A Night Out Dancing Going to your first salsa social.

Whether they are private, like The Salsa Club’s members-only socials at its studio, or open to the public like Sabor!, the monthly socials hosted at The Village, salsa parties are an excellent way to practice ones steps and patterns, dance to some good music, and, if one is interested, meet new people.

Attending socials becomes the norm for many dancers, but going to the first one can be intimidating for those who are starting out on their dancing journey. Overcoming shyness and attending socials is important because it is where dancers learn how to move to various rhythms, and discover their own unique way dancing. There is no minimum number of steps one needs to know in order to go dancing—one is enough, and the sooner one takes that step to the social dance floor, the better.

While “Licensed To Dance” outlined the general tenets of dance etiquette, this piece focuses on another important aspect of social dancing: dress codes.

The most important thing to remember when dressing for a night of social dancing is that one will be engaging in a physical and aerobic activity. Regardless of timezone or continent, the general advice for any dancer remains the same: be yourself and wear something that makes you feel great.

When choosing an outfit, the following tips might be useful:

  1. Read the invitation. While most salsa parties do not have dress codes, some might. It is always important to check if there is a theme; some events might be more glamorous than others.
  2. Movement is key. Free range of motion with one’s arms and legs is needed. Materials that does not stretch will impede certain movements.
  3. Don’t sweat it. Clothes with darker colours are better suited for concealing sweat marks. Quick-drying materials such as cotton or other natural fibres are usually best for dancers. It is normal to bring shirt changes if one sweats excessively.
  4. Keep it simple. Dresses, skirts, shorts, shirts and blouses, jeans, and leggings—women can wear anything provided that it is not too tight (remember: movement is key) or loose; generally, anything that needs to be constantly pulled up or pulled down is not recommended.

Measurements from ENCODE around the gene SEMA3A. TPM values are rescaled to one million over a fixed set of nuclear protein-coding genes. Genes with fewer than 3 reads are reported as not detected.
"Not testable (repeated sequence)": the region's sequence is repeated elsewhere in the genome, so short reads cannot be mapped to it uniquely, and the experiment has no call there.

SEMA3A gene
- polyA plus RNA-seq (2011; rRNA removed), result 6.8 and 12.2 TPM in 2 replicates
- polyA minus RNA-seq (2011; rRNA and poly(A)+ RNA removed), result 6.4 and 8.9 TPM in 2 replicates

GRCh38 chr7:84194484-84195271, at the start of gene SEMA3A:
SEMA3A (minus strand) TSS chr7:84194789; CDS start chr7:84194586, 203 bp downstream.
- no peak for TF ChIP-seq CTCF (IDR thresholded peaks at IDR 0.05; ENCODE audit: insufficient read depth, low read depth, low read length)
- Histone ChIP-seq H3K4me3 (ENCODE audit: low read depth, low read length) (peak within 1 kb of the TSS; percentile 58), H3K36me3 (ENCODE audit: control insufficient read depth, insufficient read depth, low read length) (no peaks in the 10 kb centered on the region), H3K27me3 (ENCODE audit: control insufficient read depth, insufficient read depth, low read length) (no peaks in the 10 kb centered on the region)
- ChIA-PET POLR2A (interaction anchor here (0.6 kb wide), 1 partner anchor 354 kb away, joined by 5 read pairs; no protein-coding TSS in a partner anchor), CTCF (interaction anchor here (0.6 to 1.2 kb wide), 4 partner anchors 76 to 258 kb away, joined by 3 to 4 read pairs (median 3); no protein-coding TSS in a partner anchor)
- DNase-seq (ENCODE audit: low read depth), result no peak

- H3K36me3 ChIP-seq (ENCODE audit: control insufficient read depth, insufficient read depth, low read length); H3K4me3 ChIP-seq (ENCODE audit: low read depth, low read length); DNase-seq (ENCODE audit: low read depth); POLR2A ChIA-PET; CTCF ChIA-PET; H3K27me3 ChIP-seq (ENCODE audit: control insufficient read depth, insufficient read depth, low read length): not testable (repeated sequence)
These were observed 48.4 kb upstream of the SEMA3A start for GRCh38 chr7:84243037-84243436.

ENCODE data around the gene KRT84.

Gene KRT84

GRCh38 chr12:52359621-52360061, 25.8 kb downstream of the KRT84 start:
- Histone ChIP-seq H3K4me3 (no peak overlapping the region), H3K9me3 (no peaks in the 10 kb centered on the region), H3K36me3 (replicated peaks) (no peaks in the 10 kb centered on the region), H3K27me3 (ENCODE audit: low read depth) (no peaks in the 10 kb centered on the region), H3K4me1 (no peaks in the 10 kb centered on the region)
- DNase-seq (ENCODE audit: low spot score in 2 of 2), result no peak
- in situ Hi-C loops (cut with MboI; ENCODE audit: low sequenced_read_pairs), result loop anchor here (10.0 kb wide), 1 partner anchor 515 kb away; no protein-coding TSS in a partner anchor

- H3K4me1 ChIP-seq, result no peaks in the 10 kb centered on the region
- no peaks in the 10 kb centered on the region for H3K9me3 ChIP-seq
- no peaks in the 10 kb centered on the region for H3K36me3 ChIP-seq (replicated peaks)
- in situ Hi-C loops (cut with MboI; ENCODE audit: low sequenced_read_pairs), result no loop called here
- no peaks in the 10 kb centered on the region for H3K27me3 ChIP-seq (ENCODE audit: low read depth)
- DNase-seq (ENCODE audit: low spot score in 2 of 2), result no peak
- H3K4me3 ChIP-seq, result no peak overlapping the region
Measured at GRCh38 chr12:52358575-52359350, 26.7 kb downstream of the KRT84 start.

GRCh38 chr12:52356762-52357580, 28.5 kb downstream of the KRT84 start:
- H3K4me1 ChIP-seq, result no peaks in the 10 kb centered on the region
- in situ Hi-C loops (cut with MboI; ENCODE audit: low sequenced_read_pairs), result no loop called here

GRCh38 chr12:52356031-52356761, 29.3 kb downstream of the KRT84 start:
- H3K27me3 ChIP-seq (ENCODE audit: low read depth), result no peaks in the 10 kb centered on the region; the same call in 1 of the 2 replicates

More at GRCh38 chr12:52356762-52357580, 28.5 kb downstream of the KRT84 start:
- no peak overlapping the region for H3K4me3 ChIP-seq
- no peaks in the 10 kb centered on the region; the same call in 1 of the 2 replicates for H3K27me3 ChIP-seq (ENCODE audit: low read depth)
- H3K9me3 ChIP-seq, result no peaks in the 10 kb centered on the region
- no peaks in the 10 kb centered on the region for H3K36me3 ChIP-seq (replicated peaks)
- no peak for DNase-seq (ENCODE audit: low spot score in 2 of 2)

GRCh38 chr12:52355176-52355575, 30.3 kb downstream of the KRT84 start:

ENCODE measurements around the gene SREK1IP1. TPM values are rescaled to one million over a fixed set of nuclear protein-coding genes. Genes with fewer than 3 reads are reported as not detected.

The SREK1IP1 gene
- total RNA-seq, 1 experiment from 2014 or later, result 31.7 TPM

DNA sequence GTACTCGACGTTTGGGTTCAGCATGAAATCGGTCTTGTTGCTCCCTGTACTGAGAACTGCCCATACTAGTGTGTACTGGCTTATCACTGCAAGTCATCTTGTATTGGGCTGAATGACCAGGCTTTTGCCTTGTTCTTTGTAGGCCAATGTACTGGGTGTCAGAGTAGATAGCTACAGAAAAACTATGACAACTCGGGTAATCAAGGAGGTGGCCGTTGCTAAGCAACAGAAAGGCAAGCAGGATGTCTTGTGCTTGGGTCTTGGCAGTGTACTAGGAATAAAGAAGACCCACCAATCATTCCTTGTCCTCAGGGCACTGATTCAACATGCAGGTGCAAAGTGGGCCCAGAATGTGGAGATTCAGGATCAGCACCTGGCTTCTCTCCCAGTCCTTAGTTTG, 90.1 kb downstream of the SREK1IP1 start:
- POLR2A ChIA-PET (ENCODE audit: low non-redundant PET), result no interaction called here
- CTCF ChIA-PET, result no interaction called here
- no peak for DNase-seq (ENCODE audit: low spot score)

5. Best foot forward. It is recommended to choose a shoe with a smooth sole; this makes it ideal for spins and turns on the dance floor. Shoes should be comfortable to wear for extended periods of time. Testing shoes at home or in class is recommended prior to wearing them at a salsa social. For salseras: high heels might complement an outfit but they can be painful to dance in since they restrict foot and ankle movement; flats often suffice—whether open or closed, all shoes should not slip off when dancing.
  6. Keep it simpler. Formal trousers or jeans and dress or golf shirts are all gentlemen ever need. A hat can be worn, of course, but they add to the heat factor. Shorts are generally not worn to salsa parties.
  7. Less is more. Expensive jewellery should not be worn since it can be easily lost mid-dance. Other dangling accessories like hoop earrings, chains, or medallions, should also be avoided since they can lead to entanglement. Watches, too, especially if they are bulky or loose might accidentally scratch one’s partner.
  8. The whole world isn’t a salsa club. Depending on the season, a jacket or coat might be recommended so one does not get cold before or after a party.

Once an appropriate outfit has been chosen, all that remains is to leave the house and make one’s way to the nearest social. Tony Velardi, Aymee Nuviola, El Timba, Kay One, Prince Royce, Jessy Rose, Apurimac, and Orlando “Cachaito” Lopez are an offering of salsa, bachata, and cha cha songs worthy of any night out dancing.

Topanga—Tony Velardi

El Manisero—Aymee Nuviola featuring Gonzalo Rubalcaba

Un Bla Bla—El Timba featuring La Palma and Ronny Tavares

Bachata—Kay One featuring Christobal

Rechàzame—Prince Royce

No Tengo Palabras—Jessy Rose

Forest Flower—Apurimac

Mis Dos Pequenas—Orlando “Cachaito” Lopez